But it is more likely that the Special Interest State has reached a limit. [...]

A catalogue of its insoluble problems includes:

Sheer size. The usual numbers concerning the size of government in the United States are that the Feds spend about 20 percent of GNP and other levels of government at least another 16 percent. These do not reflect the impact of tax provisions, regulations, or laws, however, so an accurate estimate of how much of the national economy is actually disposed of by the government is impossible. Whatever it is, it is growing apace, and the current administration is determined to increase it considerably.

Responsibility. As the government has grown in size and reach, it has justified its claims to power by accepting ever more responsibility for the economy and society. Failure will result in rapid loss of legitimacy and great anger. It is amusing to read pundits’ pronouncements that the Chinese government must deliver economic stability and growth or suffer social unrest; what do these pundits think will be the fate of an American government that fails in these tasks? And as the government’s reach extends, any chance that it will meet its self-proclaimed responsibilities declines.

Lack of any limiting principles. There is no limit on the areas in which special interests will now press for action, nothing that is regarded as beyond the scope of governmental responsibility and power. Furthermore, special interests are not limited, cynically trying to get an undeserved economic edge or subsidy. Would that they were! Inevitably, special interests try to convert themselves into moral entitlements to convince others to agree to their claims. The problem is that many have convinced themselves, which means that no half loaf satisfies. The grievance remains sharp, and compromise immoral. [...]

Conflicts. The Special Interest State could get along quite well when it simply nibbled at the edges of the society and economy, snipping off a benefit here and there, and when the number of victorious interests was limited. But the combination of moral entitlement, multiplication of claimants, and lack of limits on each and every claim is throwing them into conflict, and rendering unsustainable the ethic of the logrolling alliances that control it.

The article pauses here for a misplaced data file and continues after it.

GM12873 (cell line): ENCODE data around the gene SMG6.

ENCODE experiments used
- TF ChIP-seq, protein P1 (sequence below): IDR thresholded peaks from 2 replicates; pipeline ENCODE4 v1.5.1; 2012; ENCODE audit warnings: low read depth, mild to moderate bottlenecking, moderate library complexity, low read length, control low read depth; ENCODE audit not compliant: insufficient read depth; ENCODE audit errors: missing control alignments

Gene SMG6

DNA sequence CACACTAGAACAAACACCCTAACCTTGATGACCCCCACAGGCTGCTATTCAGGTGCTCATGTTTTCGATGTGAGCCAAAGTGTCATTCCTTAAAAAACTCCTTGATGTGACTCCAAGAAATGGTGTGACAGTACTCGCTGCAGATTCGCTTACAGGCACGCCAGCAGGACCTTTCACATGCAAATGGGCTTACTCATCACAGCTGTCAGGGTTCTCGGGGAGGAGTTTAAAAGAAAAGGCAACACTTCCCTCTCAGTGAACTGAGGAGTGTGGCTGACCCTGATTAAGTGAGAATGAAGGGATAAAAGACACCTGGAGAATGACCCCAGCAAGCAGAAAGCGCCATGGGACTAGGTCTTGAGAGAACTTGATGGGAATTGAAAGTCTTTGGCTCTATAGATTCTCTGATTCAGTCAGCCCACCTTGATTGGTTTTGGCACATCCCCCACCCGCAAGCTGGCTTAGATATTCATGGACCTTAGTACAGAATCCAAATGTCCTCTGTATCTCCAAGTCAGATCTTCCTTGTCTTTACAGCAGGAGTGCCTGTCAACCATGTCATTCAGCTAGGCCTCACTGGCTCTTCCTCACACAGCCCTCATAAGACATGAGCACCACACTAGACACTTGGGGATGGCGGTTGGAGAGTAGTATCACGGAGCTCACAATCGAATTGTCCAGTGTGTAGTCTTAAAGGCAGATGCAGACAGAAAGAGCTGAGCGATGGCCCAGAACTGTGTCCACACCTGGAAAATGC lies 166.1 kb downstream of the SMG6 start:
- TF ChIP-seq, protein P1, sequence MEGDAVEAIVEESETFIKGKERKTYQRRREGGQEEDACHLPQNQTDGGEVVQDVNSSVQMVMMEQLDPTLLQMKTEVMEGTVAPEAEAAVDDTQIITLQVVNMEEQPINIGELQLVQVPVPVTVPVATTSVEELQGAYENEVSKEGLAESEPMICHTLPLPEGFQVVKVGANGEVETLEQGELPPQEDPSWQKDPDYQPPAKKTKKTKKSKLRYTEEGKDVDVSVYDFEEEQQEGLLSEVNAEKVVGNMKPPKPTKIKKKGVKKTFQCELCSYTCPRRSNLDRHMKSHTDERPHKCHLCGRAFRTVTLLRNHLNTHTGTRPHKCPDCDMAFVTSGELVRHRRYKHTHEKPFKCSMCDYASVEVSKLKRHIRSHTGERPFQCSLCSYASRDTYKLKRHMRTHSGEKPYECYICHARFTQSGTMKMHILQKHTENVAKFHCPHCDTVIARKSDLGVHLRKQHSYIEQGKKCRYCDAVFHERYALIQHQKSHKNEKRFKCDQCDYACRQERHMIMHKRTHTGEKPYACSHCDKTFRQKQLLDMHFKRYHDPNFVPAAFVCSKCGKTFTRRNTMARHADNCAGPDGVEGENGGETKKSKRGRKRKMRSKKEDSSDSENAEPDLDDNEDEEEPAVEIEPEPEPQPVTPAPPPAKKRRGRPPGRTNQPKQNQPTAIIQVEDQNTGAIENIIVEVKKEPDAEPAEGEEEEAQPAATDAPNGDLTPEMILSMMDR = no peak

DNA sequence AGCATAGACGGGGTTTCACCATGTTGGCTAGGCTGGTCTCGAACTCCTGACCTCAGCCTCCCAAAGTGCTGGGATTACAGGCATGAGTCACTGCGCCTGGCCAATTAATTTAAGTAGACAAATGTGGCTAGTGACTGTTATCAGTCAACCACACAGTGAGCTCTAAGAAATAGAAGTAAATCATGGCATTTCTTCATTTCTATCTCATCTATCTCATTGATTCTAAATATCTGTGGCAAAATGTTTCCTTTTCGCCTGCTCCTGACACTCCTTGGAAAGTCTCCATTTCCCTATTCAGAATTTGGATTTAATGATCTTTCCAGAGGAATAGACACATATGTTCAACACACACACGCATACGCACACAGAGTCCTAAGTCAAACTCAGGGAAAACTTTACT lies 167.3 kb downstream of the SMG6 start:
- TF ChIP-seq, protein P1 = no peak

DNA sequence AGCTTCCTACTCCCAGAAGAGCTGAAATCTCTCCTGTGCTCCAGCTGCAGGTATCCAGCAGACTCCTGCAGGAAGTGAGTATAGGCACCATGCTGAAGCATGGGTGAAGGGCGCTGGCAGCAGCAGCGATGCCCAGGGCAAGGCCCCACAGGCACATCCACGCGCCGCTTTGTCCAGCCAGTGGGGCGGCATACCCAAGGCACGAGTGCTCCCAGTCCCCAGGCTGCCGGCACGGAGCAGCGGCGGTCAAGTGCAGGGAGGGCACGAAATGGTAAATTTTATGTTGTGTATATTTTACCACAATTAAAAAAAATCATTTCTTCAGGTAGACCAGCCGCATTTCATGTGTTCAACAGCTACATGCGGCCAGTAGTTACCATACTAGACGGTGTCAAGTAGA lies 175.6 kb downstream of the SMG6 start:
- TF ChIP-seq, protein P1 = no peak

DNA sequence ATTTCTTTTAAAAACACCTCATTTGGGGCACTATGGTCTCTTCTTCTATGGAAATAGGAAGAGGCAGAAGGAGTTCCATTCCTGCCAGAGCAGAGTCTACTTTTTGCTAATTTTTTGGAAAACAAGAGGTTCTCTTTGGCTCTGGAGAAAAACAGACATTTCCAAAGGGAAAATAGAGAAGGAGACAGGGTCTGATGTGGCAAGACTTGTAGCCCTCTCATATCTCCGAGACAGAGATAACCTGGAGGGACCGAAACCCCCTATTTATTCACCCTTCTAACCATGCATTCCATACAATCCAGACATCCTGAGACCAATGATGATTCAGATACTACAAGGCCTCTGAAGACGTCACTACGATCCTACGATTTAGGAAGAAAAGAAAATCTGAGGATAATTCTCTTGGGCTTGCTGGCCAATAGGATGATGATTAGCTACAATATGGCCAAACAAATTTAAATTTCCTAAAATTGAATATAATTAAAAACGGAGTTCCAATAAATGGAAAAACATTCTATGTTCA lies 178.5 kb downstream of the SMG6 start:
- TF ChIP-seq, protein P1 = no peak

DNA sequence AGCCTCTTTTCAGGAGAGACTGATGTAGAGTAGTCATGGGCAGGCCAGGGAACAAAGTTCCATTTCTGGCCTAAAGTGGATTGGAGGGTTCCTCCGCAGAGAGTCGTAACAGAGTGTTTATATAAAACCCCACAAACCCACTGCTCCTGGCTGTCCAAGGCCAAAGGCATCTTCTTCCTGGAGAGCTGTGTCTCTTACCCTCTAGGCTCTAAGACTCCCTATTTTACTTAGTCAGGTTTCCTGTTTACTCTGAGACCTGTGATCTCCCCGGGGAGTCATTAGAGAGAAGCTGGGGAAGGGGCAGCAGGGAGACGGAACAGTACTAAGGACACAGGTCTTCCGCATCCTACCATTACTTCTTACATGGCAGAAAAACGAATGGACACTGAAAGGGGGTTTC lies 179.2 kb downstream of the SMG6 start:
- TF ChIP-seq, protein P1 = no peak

The guiding principle is that no member of the alliance will challenge the claims of any fellow member. But this principle has a limit, in that unlimited claims cannot help but impinge eventually on each other.


The shift to the "Fourth Republic" is already well underway and its outlines known to all, though it goes by a variety of names: Thatcherism, the Third Way, the Ownership Society, etc. Essentially, power will be shifted away from the state and its bureaucracies via mandated personal accounts that will provide health, education, housing, unemployment, and retirement benefits. Although the Right opposes the government mandates involved and the Left opposes the shift of power, it seems unlikely that a third party will be required. Parties of both Left and Right are pushing these ideas throughout the Anglosphere and whichever party is most closely identified with them tends to win elections. One caveat though regards that problem of "sheer size." Given what we know about the correlation between smaller size and successful liberal democratic states it seems likely that there will be a number of Fourth Republics rather than one giant one.

Posted by Orrin Judd at April 29, 2009 6:55 AM